Morrissey: Wordsmith

Interview Hidzir Junaini + Aizyl Azlee + Johan Marikh
Hidzir Junaini
Image & Interview courtesy of
LAMC Productions

Never one to back down from controversy, Morrissey says what he means, means what he says and never shies away from voicing out against injustice. He’s been fighting to stop animal cruelty and rousing critical thought against establishments around the world in some pretty unconventional ways, and at 53, most would assume that pop poet Morrissey would be running on creative fumes by now. But as 2009’s Years Of Refusal proves, his articulate and dramatic vintage is still in its best years. It’s been a long, lightning rod career spanning an unforgettable tenure in The Smiths, a quarter-decade solo career and more than enough controversy to last a lifetime. But let’s look beyond the oft-regurgitated headlines into the man’s lesser-known passions – like his love for New York Dolls and deep-seated literary aspirations.

Many fans have said that seeing you live represented a life-changing moment. Do you remember a particular gig that did the same for you as a youth?
There were quite a few. I saw the Sex Pistols three times in 1976, and they were all that everyone said they were. I saw the Ramones in 1977, and Patti Smith in 1977, and both were jaw-dropping. In 1972, I had seen Lou Reed, David Bowie, Roxy Music, T.Rex and Mott the Hoople, and they were all very much an example of how you could make your mark without pandering to what was thought to be public taste. Now, we think of such artistes as mainstream, but back then, they were anarchic.

Does it ever get uncomfortable for you, though? Watching a Morrissey concert has become somewhat a religious experience for most of your fans.
I’ve been uncomfortable since the day I was born, so discomfort is nothing new. There is a large audience of music lovers who want to be treated intelligently, and I am appreciated, at least, for that. As we all know, the world of music has become meaningless and moronic and obsessed with the prize system. Suddenly it is ONLY about awards, and awards are given only to people who have nothing to do with advancing music or thought. Look for someone in music with any social commentary and you’ll… need a lot of spare time on your hands.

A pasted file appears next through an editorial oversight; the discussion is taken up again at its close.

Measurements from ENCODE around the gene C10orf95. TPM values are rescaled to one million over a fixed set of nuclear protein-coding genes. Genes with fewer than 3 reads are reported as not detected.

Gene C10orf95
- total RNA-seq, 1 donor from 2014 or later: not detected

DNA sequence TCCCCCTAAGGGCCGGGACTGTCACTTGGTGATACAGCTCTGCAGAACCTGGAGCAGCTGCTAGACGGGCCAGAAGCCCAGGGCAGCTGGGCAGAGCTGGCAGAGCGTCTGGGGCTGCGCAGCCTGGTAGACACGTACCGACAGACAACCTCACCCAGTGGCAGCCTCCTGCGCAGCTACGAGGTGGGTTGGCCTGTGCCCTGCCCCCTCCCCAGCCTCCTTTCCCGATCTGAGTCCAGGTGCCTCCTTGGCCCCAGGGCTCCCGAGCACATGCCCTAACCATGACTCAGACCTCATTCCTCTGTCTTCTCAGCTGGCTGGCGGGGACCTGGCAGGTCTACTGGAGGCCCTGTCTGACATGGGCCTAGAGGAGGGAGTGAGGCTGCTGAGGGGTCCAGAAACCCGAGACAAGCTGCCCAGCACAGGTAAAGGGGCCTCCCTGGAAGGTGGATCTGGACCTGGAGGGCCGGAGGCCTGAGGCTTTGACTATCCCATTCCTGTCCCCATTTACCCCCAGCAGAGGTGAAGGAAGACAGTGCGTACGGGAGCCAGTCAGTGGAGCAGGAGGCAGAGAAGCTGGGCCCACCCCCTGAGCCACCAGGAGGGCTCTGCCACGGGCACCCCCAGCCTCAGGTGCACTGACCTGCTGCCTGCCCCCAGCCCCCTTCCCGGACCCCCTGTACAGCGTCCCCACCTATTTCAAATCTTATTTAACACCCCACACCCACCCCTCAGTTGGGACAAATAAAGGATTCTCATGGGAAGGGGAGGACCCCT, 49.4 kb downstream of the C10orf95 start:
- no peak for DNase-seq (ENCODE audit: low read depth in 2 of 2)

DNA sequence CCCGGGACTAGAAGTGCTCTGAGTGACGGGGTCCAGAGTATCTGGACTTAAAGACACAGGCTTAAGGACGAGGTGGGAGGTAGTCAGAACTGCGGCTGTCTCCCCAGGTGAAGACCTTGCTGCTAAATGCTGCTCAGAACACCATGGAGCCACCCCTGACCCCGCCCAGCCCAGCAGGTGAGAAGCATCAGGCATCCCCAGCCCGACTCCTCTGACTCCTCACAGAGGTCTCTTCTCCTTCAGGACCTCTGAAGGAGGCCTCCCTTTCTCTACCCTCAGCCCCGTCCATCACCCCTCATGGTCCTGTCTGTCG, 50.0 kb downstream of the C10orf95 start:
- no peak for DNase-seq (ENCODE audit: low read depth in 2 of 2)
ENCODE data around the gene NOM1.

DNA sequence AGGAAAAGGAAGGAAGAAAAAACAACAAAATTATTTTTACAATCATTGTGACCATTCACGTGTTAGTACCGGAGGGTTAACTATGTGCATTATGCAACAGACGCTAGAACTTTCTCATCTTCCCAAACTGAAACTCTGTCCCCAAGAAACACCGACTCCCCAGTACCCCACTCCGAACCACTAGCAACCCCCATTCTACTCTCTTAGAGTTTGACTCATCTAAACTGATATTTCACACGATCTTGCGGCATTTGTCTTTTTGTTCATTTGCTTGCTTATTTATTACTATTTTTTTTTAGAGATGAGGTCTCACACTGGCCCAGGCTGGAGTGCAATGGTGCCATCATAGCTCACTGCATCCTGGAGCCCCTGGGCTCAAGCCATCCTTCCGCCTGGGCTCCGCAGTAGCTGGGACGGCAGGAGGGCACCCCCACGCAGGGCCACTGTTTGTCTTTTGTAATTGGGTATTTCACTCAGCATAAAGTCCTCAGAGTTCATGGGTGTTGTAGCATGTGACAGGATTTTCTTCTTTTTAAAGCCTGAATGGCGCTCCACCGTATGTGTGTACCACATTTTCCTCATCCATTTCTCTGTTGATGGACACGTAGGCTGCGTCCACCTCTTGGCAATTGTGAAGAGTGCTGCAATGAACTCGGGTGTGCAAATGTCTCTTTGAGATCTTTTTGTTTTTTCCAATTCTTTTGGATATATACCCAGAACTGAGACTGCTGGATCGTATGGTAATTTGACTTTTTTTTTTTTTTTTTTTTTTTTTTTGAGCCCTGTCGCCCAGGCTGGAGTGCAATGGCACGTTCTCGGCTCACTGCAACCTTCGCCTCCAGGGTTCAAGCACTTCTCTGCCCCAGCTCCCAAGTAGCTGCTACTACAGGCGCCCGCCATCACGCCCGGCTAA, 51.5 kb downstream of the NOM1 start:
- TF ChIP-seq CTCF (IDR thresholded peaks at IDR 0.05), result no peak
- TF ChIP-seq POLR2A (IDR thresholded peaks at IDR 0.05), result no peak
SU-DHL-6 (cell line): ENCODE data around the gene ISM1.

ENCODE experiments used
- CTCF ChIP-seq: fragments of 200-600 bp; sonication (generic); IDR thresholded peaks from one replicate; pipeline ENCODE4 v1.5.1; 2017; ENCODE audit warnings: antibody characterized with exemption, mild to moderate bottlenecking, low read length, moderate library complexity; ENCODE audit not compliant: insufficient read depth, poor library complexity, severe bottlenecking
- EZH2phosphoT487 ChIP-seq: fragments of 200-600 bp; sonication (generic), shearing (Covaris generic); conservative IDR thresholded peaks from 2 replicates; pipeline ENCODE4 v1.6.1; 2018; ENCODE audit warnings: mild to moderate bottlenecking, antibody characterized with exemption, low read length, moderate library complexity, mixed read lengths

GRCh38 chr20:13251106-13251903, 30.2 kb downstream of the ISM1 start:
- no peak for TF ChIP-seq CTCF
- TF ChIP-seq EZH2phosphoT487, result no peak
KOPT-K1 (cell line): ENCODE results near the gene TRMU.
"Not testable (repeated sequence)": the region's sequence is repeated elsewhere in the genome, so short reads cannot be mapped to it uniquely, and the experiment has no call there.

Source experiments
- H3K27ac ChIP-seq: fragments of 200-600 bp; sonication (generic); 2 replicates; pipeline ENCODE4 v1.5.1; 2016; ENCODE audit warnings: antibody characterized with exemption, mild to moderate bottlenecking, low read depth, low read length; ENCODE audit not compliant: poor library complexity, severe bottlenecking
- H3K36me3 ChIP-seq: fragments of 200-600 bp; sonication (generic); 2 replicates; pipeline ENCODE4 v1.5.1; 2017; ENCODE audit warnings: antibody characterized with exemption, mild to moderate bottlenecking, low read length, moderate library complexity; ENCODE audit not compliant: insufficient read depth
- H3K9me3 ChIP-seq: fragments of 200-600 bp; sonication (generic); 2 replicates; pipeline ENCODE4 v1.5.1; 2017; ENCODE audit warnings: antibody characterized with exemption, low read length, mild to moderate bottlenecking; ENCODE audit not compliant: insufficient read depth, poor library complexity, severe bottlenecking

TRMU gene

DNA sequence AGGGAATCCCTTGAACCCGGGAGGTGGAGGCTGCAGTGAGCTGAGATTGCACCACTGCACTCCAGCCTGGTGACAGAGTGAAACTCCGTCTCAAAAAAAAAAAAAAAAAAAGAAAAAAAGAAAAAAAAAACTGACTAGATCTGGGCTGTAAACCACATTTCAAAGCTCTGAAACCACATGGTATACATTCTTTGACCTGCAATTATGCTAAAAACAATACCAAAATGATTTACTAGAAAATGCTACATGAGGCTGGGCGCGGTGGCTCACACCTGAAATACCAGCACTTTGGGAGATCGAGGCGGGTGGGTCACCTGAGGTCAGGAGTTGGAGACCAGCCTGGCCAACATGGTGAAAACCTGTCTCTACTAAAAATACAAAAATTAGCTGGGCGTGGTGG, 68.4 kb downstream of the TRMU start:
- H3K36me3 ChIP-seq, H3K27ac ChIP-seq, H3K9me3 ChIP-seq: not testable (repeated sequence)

Earlier in your career, you seemed to feel awkward with your rock star celebrity status, but it’s obvious that you’ve embraced it later on with open arms. How has being a cult icon affected your life?
I don’t like the word ‘cult’ because it suggests that you don’t actually appeal in the greater world. I’ve had three number one albums in three different decades, so I’m also neither ‘alternative’ nor ‘indie’. I am just one of those pop artists that the media don’t know what to do with. I have never embraced rock celebrity status, and wouldn’t want to. To be called a celebrity these days is to be called an idiot. David Beckham is a perfect example of a celebrity.

It seems like you’re equally hated as you are loved by the masses and peers in the music scene, does that make you the most well-balanced person in pop?
It wouldn’t be difficult to be the most well-balanced person in pop! I think I’m appreciated and hated with equal gusto. At least it means that you are getting at something in people. A lot of people go out of their way to insult me, which is a victory, of sorts. I’m often flattered.

Which DJ/person would you like to hang today, metaphorically speaking?
Most are unpardonable, but mainly because they all now shout instead of speaking. It’s as if they are addressing a pack of mad dogs. Of course, whenever I hear myself on the radio I forgive the DJ of anything. I fall in love with anyone who falls in love with me. That’s only fair, isn’t it?

You’re an unabashed fan of New York Dolls and so are we! What did you love about the band?